Pregnancy Diagnosis Service Provision: Ultrasound-based
tool to manage sheep and goats reproduction
- Early detection of non pregnant
- Culling of sterile animals
- Screening for the number of
- Calculation of the age of fetuses
- Timely planning of conditions of
birth and rational use of feed
unit in the
Smart marketing – framework of the study
What we tested:
Information and collective action increase market participation and market returns of
men and women farmers.
trait preferences, revealed and expected prices, quantity demanded, quantity supplied,
availability of and access to market services, and key social [e.g., extraordinary social
occasions] and environmental [e.g., profound shifts in the weather] phenomena.
buying and selling
Lower costs of
buying and selling
trust and linkage
Transformation of the
SR production system
Increased returns to
Improved income for
male and female
• Farmers are acting together in the markets and hence
improving their bargaining power.
• Farmers are sharing the information they are receiving with
other farmers with high level of confidence and
• They are developing a sense of empowerment due to the
information received and the trainings they have attended.
• Farmers have reported that their marketing behavior has
changed such that they are postponing their buying and
• Farmers reported to be more comfortable in going to the
market. They are not worried about the hustle they used to
experience in the markets due to brokers and traders
Benefits from Smart Marketing observed so far
• The demand for market information is very high. The supply of it is
however very limited or nonexistent.
• Carefully designed market information system will empower farmers
who are often price takers.
• Yet, access to efficient telecommunication services cannot easily be
taken for granted.
• Collective action – when voluntary and focused – helps farmers
reduce transaction cost and increase bargaining power.
• Farmers have shown a lot of interest in acting collectively and yet
managing the group dynamics was not easy.
• Provision of market information and collective action certainly
improve farmers’ market participation and performance.
• Generation/management of the market data and
establishing/maintaining a dynamic group action in rural areas
require quite a lot of resources and institutional commitments.
The key argument
Lack of market infrastructure significantly undermines the
market margins farmers generate and elevates the prices
they pay for agricultural products when involved as buyers.
Livestock market facilities (sheds for now)
• Very few or no farmers used to bring their sheep and
goats to these markets in the rainy season simply
because of limited access [due to seasonal rivers] and no
sheds in the markets to protect themselves and their
animals from the rain.
• After the construction of the sheds, it was observed that
farmers – in areas where rivers were not cutting the
roads to markets -were able to bring in some animals to
the markets in the rainy season.
• Traders are also staying longer in the markets possibly
due to the sheds as the animals are no more exposed to
heat and rain while in the markets.
Benefits of market facilities observed so far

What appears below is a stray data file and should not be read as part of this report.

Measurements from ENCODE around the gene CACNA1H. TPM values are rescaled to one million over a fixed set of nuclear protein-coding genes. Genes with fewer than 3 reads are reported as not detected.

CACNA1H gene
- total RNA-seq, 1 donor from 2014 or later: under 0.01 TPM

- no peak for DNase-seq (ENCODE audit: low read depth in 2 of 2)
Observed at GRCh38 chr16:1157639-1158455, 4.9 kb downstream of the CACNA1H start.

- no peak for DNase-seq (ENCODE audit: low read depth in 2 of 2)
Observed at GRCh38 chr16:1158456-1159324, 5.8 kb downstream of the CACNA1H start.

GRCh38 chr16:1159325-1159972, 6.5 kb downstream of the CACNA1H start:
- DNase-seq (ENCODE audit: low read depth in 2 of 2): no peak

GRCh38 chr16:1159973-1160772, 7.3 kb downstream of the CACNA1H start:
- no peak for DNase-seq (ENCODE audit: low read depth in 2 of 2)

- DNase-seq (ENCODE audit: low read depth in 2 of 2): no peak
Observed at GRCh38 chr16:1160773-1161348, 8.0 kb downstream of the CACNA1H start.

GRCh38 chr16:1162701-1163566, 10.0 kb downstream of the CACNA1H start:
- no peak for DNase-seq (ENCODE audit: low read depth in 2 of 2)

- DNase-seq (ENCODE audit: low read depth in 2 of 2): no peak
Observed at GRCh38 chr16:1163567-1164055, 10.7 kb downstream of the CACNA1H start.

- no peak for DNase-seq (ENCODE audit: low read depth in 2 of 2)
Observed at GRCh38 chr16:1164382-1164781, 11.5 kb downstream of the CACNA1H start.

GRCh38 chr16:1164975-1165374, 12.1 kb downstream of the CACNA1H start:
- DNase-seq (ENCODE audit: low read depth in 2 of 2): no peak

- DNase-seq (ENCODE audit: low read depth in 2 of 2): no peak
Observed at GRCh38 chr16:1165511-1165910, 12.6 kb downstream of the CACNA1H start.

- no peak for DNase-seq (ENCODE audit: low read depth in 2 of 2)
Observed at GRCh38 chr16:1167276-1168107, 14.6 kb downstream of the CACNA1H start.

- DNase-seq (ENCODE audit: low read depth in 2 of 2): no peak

• Market sheds/facilities increase market participation and
satisfaction (in terms of price per head of animal) of farmers.
• Market sheds/facilities are built on plots of land owned by the
government and this leads to limited or no sense of
• Farmers could be subjected to taxing due to the sheds.
• The establishment costs are very high [financial + non-
• Scaling market facilities is possible and needs to be done but
requires a long-term strategy at macro level on how to
develop livestock/small ruminant markets – taking the social
and economic functions of markets [including the market
plots] in rural Ethiopia into consideration.
Using a thermometer in processing
• Prevents contamination by replacing temperature
control with fingers
• Better control of processing steps
•Simple process in which milk is heated to 73°C for 15
seconds where pathogenic bacteria are killed
•Using dairy culture is a simple way to produce
a stable product with desired characteristics:
o provides the required viscosity and proper texture
o develops the desired flavor
o helps to prevent pathogenic bacteria
Low cost dairy processing technologies
Milk fat separators to improve butter production
• Milk fat separation increases the
efficiency of butter processing
• Milk fat separators offer a solution to
handle bigger quantities of milk.
• Use of milk fat separator
o reduces labor needed for butter churning
o increases butter yield
o improves butter quality
o allows processing high value products
from skimmed milk to increase returns.
Low cost dairy processing technologies
• Interventions were tested in Abergelle
and Yabello targeting goat, cattle and
• Interventions are very simple to understand and to apply
• Interventions were well received and appreciated by communities
• Smoking of milk utensils is a traditional
practice to develop the product’s desired
• Smoking also assures quality and safety of milk
and dairy products.
• Traditional smoking often leaves residues, may
contaminate food, and can release toxins.
• The easy-to-use beekeeper smoker produces
high quality and safe products and satisfies
• Clean smoke free of contaminants, ash and
• Production of dense smoke even under windy
• Health safe smoking of plastic milk containers
Low cost dairy processing technologies
CGIAR Research Program on Livestock
The CGIAR Research Program on Livestock aims to increase the productivity of productivity of livestock agri-food
systems in sustainable ways, making meat, milk and eggs more available and affordable across the developing world.
This presentation is licensed for use under the Creative Commons Attribution 4.0 International Licence.
The program thanks all donors and organizations which globally support its work through their contributions to the